With less than 10% body fat, along with your power-lifting PRs, you likely have an excellent strength-to-weight ratio (compared to other vaulters), which is also quite important for vaulting success!

But don't worry about the competition, just do the best you can to clear as high as you can, and enjoy the training and the competitions!

Kirk
Run. Plant. Jump. Stretch. Whip. Extend. Fly. Clear. There is no tuck! THERE IS NO DELAY!

Colbyc63
PV Newbie
Posts: 7
Joined: Sun May 10, 2015 7:21 pm
Expertise: High school vaulter
Lifetime Best: 11
World Record Holder?: Renaud Lavillenie
Favorite Vaulter: Scott Huffman

Re: Too heavy to be a successful vaulter?

Unread postby Colbyc63 » Wed Jul 08, 2015 6:14 pm

KirkB wrote:5-8 and 153 pounds is not too stocky to vault successfully. But I guess it all depends on your definition of success.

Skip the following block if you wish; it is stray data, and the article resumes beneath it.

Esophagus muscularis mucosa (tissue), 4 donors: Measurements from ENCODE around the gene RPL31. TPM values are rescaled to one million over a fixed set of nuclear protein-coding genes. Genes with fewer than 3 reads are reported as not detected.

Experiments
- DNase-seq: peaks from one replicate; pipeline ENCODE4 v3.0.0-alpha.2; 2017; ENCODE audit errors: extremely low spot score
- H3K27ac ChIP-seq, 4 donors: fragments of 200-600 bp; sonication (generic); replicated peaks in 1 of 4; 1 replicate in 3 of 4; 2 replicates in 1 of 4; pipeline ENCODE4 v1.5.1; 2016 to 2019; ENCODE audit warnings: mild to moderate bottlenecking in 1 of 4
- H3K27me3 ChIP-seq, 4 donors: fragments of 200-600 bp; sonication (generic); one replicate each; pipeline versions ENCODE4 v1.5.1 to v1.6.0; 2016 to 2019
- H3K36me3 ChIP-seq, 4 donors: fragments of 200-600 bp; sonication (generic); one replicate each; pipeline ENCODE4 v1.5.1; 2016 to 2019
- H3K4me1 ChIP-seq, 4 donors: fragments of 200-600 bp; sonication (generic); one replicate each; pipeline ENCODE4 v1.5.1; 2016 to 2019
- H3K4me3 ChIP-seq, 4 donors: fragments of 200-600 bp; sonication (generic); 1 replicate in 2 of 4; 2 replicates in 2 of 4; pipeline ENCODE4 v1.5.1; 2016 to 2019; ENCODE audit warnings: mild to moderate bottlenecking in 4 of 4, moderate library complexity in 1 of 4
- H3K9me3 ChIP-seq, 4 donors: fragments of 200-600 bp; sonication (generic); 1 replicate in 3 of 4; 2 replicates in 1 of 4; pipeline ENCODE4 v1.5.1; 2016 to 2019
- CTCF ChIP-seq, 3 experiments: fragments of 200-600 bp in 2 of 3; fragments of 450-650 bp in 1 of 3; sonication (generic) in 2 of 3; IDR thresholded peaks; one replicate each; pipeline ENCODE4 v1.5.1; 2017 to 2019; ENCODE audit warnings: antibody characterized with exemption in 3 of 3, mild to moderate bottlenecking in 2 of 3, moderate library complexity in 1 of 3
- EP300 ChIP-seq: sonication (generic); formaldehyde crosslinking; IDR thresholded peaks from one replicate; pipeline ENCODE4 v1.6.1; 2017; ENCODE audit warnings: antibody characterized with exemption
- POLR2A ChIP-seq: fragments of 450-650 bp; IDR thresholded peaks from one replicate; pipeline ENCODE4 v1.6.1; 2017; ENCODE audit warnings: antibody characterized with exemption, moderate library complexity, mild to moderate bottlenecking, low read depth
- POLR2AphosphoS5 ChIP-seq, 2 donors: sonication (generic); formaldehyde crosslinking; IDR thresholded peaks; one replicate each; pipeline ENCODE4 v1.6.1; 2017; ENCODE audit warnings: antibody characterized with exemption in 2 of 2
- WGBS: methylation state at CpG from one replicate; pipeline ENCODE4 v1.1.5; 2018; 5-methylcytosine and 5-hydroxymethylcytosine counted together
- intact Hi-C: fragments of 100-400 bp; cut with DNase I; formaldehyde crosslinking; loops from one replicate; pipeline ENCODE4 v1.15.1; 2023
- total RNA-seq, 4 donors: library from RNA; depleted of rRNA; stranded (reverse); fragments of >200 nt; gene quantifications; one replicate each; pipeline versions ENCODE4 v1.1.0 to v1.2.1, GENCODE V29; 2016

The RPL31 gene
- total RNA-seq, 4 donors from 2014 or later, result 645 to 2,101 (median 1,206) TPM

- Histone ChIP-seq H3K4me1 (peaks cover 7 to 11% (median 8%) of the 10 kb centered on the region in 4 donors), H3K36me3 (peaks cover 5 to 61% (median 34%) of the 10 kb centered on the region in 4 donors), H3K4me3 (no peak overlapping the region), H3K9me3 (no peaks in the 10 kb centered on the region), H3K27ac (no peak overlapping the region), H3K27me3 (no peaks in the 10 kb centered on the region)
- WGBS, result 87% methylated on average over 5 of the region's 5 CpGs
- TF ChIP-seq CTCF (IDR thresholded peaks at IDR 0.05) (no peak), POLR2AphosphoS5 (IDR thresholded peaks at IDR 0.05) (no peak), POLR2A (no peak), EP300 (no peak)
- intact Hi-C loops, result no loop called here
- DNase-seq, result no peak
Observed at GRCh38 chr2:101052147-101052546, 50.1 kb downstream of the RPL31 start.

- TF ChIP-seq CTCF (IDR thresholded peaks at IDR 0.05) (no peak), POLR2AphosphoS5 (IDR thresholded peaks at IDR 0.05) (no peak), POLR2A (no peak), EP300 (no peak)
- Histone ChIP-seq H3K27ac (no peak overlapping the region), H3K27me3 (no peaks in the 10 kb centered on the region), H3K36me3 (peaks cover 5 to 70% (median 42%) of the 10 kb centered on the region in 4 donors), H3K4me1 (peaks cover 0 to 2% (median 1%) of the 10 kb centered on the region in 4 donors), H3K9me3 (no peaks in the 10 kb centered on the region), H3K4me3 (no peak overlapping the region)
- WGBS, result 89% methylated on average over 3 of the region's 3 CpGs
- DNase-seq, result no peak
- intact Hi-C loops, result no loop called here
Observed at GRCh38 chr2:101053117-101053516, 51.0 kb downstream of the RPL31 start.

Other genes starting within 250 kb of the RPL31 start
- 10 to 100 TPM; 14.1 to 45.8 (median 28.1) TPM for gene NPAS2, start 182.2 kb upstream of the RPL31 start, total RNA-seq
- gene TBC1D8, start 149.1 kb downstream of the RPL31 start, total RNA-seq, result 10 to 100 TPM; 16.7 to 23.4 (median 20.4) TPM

To me, success would be to train for pole vaulting with the intent of vaulting as high as you can, for your speed, body weight, and body type.

Work on your sprinting technique, and focus more on gymnastics swinging and strength drills on highbar and rings, and less on power-lifting (you already have that).

Most vaulters have more of a gymnastics background than a power-lifting background, but there's also many vaulters that don't have either, so you already have an advantage over them.

With less than 10% body fat, along with your power-lifting PRs, you likely have an excellent strength-to-weight ratio (compared to other vaulters), which is also quite important for vaulting success!